Frostbite is considered a medical emergency. Evaluation in an Emergency Department is always recommended, but some steps can be taken at home. Rapid rewarming is recommended in a warm tub (104-108 degrees) for 20-40 minutes is the most common method. This method is not recommended if re-exposure to the elements is immediately expected as this leads to increase in skin destruction. Removal of all wet clothing replaced with warm dry clothes.  Be careful NOT to rub or massage the area as this will cause further damage to the skin. Pain medications may be needed as the rewarming process can be very painful. Frostbite can take up to 3 months to full recover. Consultation with your pediatrician is always recommended in case further skin care is needed.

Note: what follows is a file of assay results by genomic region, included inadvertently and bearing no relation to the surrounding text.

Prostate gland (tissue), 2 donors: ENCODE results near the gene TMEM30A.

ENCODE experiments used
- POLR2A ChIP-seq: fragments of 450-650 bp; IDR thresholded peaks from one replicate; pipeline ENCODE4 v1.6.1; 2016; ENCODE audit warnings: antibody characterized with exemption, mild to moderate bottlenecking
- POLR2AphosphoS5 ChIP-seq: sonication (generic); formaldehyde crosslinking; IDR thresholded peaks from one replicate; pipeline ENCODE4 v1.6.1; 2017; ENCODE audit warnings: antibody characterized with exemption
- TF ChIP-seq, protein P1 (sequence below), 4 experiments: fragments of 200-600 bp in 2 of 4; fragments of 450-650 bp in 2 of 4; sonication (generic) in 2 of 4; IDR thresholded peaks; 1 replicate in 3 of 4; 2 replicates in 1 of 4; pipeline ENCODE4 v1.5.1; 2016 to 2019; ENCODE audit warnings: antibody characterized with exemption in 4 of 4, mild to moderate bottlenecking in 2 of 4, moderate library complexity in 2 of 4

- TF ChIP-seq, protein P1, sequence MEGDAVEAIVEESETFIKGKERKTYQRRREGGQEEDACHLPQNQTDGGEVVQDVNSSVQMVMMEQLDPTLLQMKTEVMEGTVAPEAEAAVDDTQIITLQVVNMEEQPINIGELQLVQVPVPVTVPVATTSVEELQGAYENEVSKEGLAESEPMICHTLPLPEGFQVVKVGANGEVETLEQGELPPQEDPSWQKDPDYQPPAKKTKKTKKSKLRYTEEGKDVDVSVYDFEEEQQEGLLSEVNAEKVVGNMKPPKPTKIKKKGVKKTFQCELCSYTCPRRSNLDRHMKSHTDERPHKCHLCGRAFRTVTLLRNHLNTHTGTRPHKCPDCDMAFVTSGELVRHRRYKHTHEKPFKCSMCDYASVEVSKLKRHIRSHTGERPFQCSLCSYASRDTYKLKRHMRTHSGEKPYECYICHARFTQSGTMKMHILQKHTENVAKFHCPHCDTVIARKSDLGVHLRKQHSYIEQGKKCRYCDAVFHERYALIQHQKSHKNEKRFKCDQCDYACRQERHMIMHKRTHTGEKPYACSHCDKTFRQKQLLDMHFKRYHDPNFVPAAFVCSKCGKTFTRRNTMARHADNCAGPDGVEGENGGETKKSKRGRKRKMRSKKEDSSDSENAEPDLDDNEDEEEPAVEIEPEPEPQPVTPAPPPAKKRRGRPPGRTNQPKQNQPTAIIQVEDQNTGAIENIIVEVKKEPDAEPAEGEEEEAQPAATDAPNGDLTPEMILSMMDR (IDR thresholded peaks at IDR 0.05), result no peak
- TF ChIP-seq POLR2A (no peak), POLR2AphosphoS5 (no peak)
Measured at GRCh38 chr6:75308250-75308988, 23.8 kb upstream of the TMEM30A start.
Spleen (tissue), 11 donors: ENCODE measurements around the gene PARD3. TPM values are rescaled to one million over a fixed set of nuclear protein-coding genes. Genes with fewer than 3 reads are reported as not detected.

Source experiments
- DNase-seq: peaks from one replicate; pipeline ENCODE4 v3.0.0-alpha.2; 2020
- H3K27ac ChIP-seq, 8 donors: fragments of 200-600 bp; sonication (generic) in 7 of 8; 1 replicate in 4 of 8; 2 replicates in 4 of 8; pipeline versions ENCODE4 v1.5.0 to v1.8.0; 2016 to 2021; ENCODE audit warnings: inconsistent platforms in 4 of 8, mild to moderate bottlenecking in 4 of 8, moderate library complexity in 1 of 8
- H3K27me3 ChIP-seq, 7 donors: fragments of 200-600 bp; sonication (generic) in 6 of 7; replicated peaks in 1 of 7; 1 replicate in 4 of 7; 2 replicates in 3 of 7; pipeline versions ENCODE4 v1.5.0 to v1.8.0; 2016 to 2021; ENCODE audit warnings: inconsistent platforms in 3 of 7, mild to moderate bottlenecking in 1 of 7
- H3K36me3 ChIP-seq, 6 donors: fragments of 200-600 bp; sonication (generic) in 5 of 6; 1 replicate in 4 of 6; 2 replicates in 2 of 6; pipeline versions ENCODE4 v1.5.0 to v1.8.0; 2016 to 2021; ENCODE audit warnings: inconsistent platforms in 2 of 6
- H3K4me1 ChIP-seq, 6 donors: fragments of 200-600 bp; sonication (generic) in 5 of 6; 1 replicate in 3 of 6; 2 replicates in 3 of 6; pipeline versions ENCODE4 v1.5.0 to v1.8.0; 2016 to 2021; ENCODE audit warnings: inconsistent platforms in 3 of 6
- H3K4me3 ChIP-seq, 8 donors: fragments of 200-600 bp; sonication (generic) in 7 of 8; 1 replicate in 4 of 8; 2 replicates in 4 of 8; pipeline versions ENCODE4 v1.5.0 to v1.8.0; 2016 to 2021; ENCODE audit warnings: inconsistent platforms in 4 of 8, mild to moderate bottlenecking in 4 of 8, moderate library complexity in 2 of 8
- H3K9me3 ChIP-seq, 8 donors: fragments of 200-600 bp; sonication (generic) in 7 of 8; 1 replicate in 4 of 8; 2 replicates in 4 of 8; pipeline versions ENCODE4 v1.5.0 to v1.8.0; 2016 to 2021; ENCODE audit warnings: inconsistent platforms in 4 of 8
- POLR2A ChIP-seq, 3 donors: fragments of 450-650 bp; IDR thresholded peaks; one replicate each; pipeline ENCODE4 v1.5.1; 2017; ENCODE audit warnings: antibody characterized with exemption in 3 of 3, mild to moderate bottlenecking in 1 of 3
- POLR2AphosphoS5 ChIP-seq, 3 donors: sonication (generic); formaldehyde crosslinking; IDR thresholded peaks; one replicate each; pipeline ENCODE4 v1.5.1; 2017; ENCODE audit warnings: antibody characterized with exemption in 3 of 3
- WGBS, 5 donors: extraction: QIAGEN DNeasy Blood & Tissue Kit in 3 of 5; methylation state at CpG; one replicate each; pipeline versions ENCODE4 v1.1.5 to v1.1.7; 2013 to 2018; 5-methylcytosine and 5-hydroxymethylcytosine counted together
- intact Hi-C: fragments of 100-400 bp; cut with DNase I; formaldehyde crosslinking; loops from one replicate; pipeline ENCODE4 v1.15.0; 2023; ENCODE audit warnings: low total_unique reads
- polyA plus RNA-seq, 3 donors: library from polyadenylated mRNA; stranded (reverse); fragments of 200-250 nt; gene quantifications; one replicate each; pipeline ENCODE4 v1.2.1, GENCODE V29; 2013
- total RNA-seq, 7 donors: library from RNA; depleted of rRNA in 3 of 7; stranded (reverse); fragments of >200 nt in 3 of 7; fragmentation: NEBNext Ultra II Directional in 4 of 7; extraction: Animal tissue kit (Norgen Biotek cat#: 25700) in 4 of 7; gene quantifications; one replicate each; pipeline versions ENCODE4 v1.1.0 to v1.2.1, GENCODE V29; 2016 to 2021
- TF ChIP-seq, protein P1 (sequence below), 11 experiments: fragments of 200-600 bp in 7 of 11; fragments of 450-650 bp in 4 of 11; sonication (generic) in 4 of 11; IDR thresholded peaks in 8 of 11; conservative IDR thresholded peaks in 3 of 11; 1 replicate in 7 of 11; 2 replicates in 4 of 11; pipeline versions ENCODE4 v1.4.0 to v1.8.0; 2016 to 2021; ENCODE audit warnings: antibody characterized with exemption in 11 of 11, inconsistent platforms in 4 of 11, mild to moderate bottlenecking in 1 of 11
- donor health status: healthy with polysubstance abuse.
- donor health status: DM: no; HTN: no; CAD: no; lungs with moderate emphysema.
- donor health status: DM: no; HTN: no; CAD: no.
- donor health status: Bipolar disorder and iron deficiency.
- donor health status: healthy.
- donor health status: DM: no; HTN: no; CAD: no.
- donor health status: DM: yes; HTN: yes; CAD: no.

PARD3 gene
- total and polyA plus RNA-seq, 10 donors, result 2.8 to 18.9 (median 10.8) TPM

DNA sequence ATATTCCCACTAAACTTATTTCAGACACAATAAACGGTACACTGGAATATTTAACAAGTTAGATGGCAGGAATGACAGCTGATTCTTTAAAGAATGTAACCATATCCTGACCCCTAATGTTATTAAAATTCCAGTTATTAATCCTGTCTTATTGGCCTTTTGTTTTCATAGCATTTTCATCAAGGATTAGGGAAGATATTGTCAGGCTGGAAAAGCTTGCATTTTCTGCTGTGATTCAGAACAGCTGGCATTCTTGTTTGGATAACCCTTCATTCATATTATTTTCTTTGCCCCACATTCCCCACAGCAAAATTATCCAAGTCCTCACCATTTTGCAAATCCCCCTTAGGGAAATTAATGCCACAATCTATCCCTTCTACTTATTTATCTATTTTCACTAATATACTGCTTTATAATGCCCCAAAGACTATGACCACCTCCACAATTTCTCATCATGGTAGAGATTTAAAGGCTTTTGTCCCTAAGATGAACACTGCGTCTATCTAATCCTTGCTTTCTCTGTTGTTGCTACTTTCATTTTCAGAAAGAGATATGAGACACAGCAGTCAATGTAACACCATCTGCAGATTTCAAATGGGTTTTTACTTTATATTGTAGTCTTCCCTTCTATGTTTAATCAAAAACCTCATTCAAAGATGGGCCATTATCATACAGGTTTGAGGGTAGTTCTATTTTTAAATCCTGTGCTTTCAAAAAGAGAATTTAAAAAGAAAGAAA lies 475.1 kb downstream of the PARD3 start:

johnathan libby smJonathan Libby, DNP, APRN, CPNP-PC is one of the providers in the new CCS Pediatrics practice located at 100 Campus Ave. in Lewiston.

Jonathan has dedicated nearly 20 years of his professional medical career to treating pediatric patients in a primary care setting. He earned his Doctorate of Nursing Practice degree from the University of Massachusetts in Boston and received his Masters in Nursing and Pediatric Nurse Practitioner and Bachelor degrees from the University of Texas in Galveston.

Jonathan is board certified in primary care pediatrics. He is a member of the National Association of Pediatric Nurse Pracitioners and is a clinical preceptor with University of Southern Maine for their Family Nurse Practitioner program.